Filmmakers wanting to "educate people about the true meaning of Islam" would have a greater degree of success in following the late Akkad's example and telling stories about Islam and Muslims that come from more unexpected sources.

In the Guardian UK, November 4th, 2009.

Quote from Dr. Umar

Without enlightened educational institutions that attract talented students and in the absence of curricula that impart a mature understanding of modern thought and realities, it is unlikely that a sophisticated understanding of the Islamic religious tradition can ever be fostered. Without careful examination of their original historical context, the thousands upon thousands of dusty manuscripts and old books preserved in Islamic libraries will remain little more than interesting fossils of history. Until classical Islamic learning is made meaningful to contemporary Muslims, it is difficult to fault those who question its relevance.
-pg. 11 of Dr. Umar Faruq Abd-Allah in the fourth Nawawi paper: "Innovation and Creativity in Islam"

The deep reservoir of Islamic knowledge + Context & Relevancy

It has been one of the goals of the Zaytuna Institute, with which I am proudly affiliated, to use the deep reservoir of traditional Islamic knowledge to provide insight into and solutions for our contemporary condition. By traditional Islamic knowledge, I refer not only to the Qur'an and the prophetic tradition (Sunna), but also to the wealth of jurisprudential and exegetical writings that have helped to insure the historic integrity and continuity of the Islamic project. I also refer to the methodological tools that have allowed for a flexible, practical, and dynamic application of Islamic law. Only by immersing ourselves in that reservoir will Muslims be capable of making an intelligible contribution towards addressing the challenging issues of our times.

However, that knowledge is not applicable in a vacuum. It must be applied in the context in which we find ourselves: the context of advanced western civilization. That being the case, we must have knowledge of this civilization and its intellectual tradition. Only then can traditional Islamic knowledge be relevant and make an effective contribution to the ongoing advance of human civilization.

"Book Exposes Now-Defunct "Ugly Laws" Against the Disabled"

Thanks to Yusuf for this article on a book by UC Berkeley professor Susan Schweik called The Ugly Laws: Disability in Public (2009) from NYU Press :)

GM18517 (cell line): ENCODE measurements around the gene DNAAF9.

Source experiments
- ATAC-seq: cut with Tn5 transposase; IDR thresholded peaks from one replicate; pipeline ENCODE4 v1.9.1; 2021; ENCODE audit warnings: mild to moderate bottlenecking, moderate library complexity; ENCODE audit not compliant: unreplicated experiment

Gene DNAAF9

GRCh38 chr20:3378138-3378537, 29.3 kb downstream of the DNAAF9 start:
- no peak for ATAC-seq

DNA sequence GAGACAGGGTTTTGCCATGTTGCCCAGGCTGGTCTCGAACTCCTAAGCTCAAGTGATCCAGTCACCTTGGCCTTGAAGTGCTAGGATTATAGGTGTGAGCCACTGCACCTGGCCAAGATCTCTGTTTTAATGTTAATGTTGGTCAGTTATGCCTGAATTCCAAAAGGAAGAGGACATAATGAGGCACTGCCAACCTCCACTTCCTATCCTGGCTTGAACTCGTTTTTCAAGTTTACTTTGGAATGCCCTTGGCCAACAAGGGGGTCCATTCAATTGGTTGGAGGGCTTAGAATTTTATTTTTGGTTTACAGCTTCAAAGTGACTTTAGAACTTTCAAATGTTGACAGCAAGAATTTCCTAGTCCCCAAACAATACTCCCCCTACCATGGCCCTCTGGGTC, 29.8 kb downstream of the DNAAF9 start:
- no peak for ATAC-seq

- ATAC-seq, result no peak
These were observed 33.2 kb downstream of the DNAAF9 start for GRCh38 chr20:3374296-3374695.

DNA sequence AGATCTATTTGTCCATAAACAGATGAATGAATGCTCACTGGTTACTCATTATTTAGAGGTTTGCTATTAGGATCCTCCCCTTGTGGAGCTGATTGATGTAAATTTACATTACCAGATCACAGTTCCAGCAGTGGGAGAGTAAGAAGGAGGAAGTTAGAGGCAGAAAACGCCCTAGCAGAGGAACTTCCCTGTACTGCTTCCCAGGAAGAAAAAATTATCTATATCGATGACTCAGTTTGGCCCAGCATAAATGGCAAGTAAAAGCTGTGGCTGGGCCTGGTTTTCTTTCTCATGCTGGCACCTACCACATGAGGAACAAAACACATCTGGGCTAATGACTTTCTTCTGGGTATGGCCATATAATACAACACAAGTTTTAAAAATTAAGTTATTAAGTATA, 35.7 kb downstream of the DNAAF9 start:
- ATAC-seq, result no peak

Alhamdullilah we read selections from it in my 'Poverty of Literature' class and it is, as you can imagine, deeply disturbing..

Wednesday, November 4, 2009

"For Muslim poor, a shameful admission"

On the corner of Dundas and Chestnut Sts., Ahmed dumps a handful of pennies and quarters on the sidewalk, and begins counting his day's earnings.

"Asalamu alakum, can you spare some change?" he shyly asks two men as they rush past him and into Masjid Toronto, a downtown mosque.

A former teacher, Ahmed left war-torn Iraq five years ago for Canada. "I came here but couldn't find a job, couldn't make money," he said. "Now I am homeless. I live in a shelter."

The exact number of Muslims in Toronto who live below Statistics Canada's low-income cut-off, the country's unofficial poverty line, is difficult to determine, as socio-economic data is rarely gathered through the lens of religion.

But among those on the front lines in the Muslim community, those who work in mosques, community centres and the few charitable organizations, there is growing concern about the magnitude of poverty in the community, the lack of resources available to deal with the problem, and the reluctance – among all social classes – to admit the problem even exists.

For the Muslim poor, an admission of poverty is shameful. To the rich, the problem is invisible, or at least not so obvious when compared to the stark conditions of poverty they have seen back home.

"It is a cause for concern," said Uzma Shakir, former executive director of the South Asian Legal Clinic of Ontario, and member of the Colour of Poverty campaign. "The repercussions of poverty and systemic poverty are not just economic but have serious social impacts as well," she said.

"Already we can see the formation of ghettos in some parts of the city," said Shakir, referring to neighbourhoods where overt race-based poverty is glaringly obvious, and where halal meat stores are in abundance.

The scant data available paints a troubling picture of a growing community of nearly 300,000 Muslims, which includes a mix of refugees, recent immigrants, and those who settled in Canada decades ago.